Archive

Monthly Archives: September 2006

I’m beginning to really dislike reflex blue. To me, nothing says boring, conservative, unimaginative, unyielding corporate business than the particular shade of 100% cyan and 100% magenta (give or take a few percentile). And yet we see it used everywhere, I’m sure businesses think it denotes class and reliability – maybe they just feel more comfortable following the herd. It’s the fall-back colour for the indecisive, the unadventurous and those who can’t be bothered exploring alternatives. Even grey or black are preferable to me, and yet it feels like 70% of the jobs I work on – reflex blue is the dominant colour. If the fact that it’s everywhere isn’t enough, it’s also a bastard to print. Print a big expanse of reflex blue and don’t seal it with anything, come back in three years time and run your fingers over it, you’ll still get ink rubbing off onto them, it’s a bastard to dry. No two jobs printed in reflex blue ever feel like they match when placed together, don’t get me started on roller marks. So in response to the great sorrow that reflex blue brings to my life and as a means of trying to exorcise that demon, I have written the following haiku:

‘Reflex blue tell me why
Your cobalt hue makes me cry
Not again I sigh’

Reflex blue, if you can help it, just don’t do it. Pantone blue is beginning to get up my nose as well….

I friend of mine who I do a lot of album cover design for, has been for years trying to convince me to mount an ‘art exhibition’ of some of the work I’ve been doing for him, it particular, a style of painterly – photo-montage that I’ve used on a couple of his covers. I haven’t been all that keen on the idea, for one, I don’t like to think I dwell on style too much, but in my mind I feel as if this particular one I employed was starting to becoming a crutch that I knew I could employ perhaps because I was lacking in a decent concept. It has gotten me thinking more about the relationship between art and design. By using this ‘style’ was I in fact crossing over into art? Is this what people generally think of as an artist, someone expressing themselves through a single recognisable style?

I’ve never looked upon myself as an artist as such, trying to convince myself that I’m a halfway decent designer through the years has been hard enough. I would pretty much equate calling myself an artist with about as much respect as I would consider calling myself a wanker. I cringe when someone introduces me to themselves as such, as a title, I feel as though it is something that needs to be bestowed upon the recipient, earned rather than freely used as your job title.

To me,the word design implies something that has been created through pre-planning and pre-thought to reach a pre-determined outcome (a lot of ‘pre’s’ there!) Art on the other hand seems to be something a lot harder for me to define, rather than generalise, it’s perhaps something best left to the individual to come to their own conclusions. I do think though, that is a term that is used much too often to categorise creative endeavors. I think good ‘art’ should carry a unique message or emotion, not needing to attach itself to any pre-determined expectations or doctrines. It’s something that can convey a multitude of thoughts and feelings, the artist, free from a particular expected outcome can create whatever they want without having to explain why they have produced what they have. The only client they have is their own self-fulfillment. They key words I think are ‘individual’ and unique’.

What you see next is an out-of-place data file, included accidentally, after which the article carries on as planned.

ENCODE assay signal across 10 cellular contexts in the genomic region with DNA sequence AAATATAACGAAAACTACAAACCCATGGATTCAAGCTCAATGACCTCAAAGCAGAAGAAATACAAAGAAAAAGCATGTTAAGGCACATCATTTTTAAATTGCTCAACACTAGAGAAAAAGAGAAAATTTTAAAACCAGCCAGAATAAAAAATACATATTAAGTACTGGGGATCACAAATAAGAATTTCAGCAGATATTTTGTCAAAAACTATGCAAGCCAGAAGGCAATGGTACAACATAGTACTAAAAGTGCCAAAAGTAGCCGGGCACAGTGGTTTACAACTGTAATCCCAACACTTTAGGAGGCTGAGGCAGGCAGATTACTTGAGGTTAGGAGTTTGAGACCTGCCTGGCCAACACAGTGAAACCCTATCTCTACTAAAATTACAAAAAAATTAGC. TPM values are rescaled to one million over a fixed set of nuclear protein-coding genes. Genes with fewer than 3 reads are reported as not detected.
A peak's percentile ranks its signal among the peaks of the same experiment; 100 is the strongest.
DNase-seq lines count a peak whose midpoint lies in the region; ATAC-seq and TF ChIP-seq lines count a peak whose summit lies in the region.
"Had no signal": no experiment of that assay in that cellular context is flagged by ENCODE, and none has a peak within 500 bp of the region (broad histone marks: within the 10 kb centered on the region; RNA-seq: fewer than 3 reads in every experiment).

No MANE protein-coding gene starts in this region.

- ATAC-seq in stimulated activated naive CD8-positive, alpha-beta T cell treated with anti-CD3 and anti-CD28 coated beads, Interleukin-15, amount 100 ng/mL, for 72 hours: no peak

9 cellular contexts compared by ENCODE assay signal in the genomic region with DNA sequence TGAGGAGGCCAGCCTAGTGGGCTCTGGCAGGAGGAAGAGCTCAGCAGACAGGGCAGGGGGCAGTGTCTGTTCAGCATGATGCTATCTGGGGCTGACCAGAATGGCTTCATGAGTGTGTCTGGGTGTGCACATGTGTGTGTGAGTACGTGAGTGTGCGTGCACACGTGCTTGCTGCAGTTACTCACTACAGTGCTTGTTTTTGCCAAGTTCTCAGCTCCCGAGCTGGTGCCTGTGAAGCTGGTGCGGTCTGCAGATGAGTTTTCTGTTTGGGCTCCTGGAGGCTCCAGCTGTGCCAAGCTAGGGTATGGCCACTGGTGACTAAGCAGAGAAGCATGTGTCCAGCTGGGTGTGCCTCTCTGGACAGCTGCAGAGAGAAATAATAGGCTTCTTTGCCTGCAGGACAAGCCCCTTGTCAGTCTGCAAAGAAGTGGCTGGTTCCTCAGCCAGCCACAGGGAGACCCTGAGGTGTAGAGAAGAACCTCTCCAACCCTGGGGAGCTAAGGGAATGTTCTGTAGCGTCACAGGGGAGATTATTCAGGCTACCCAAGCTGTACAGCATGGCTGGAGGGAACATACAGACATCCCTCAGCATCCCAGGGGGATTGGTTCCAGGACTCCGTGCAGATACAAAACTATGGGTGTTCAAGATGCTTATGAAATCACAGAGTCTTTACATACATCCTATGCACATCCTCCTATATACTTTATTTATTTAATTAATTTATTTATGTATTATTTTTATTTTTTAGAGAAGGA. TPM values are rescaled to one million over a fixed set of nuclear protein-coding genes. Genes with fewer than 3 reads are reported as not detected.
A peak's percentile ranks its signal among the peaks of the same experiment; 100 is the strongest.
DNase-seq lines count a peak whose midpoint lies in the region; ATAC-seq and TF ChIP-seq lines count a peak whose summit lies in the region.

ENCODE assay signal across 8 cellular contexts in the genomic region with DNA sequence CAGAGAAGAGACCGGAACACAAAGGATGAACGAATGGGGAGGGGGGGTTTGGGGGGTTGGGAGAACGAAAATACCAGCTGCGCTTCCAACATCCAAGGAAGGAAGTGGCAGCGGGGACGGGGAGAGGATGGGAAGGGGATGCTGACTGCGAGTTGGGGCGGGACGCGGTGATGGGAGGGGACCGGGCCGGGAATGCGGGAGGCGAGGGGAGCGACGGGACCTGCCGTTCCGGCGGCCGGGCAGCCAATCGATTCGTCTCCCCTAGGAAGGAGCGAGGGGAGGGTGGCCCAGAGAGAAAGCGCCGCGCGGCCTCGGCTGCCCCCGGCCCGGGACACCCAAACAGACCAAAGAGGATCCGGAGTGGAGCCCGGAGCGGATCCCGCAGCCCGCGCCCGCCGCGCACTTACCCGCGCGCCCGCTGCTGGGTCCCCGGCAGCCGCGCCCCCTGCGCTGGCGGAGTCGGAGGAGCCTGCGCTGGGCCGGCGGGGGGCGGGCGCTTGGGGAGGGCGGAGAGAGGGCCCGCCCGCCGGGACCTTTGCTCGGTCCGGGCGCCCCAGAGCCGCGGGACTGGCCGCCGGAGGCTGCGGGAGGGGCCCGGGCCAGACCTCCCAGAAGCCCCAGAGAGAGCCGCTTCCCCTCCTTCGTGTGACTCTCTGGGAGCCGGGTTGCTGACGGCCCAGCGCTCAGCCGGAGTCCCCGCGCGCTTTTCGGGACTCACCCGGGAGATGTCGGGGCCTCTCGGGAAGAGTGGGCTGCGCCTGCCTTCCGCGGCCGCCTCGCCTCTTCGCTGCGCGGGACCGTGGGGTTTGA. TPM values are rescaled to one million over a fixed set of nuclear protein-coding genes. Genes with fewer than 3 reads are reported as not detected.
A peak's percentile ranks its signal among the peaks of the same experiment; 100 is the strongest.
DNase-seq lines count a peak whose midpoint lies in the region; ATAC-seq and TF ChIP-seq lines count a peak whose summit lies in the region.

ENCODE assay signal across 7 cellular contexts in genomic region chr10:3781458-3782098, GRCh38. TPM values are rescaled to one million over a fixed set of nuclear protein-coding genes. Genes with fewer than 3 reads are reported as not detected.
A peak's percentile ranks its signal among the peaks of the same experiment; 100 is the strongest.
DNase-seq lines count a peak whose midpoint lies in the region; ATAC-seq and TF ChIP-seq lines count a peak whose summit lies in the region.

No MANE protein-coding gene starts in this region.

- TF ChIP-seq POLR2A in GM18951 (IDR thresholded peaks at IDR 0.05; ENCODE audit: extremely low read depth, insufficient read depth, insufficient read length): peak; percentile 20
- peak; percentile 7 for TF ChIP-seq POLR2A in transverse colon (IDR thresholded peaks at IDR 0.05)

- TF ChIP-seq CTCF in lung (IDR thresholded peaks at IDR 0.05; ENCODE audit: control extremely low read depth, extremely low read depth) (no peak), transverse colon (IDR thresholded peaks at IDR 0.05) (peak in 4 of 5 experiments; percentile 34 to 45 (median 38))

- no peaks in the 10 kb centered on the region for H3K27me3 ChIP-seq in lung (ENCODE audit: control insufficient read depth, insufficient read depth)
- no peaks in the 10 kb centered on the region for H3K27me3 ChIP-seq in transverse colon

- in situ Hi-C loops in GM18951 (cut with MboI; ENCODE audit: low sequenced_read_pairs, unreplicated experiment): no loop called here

Design as such seems some what at opposites with that definition, in a strictly commercial and traditional sense. The designer is often taught to submerge their stylistic individuality in service of the design, to produce something that serves the needs of the client, not the fulfillment of the designers creative expression. I’m not sure too many designer’s get into the field to solely work to service the client. Design is a way of legitalimising our creative pursuits – “look Mum & Dad, I can make a living out of ‘expressing myself”. That’s putting it pretty simplistically, but each of us likes to feel that we have a little bit of ‘the artist’ in us – most of the time it’s a struggle to incorporate a little of that and at the same time, solve the clients needs.

The main problem I have with what is loosely incorporated and titled as ‘art’ is that most of it is simply a throwback to what has been done before. It’s not falling into the category of ‘individual’ or ‘unique’. You often hear artists as ‘working in the style of…’ or ‘from the school of…. In that case, the artist is realistically just following and feeding popular trends rather than following an individual or unique vision. In that case you may be a painter or a sculptor or whatever medium you choose to work in, but it doesn’t make you an artist. Design on the other hand tends to draw inspiration from what has come before, trends and styles are common, swiss style, modernism, grunge, minimalism – commercialism dictates the course the designer takes to a large extent in fulfilling the clients brief.

W shouldn’t be ashamed to look upon ourselves as designers and not artists. We all want to think we are producing creative work that is worthwhile, we’re often looking for the next big trend to incorporate into our work, to make us stand out, to be well on top of it before it’s overwhelmed into the mass media. Perhaps the key lies in looking into the heart of what really makes something ‘art’ – to use that example and to be strong enough to follow our unique passions and emotions to look beyond what is trendy, to stray from the rules and create our own ‘art’ and bring some of that back into our day to day design work.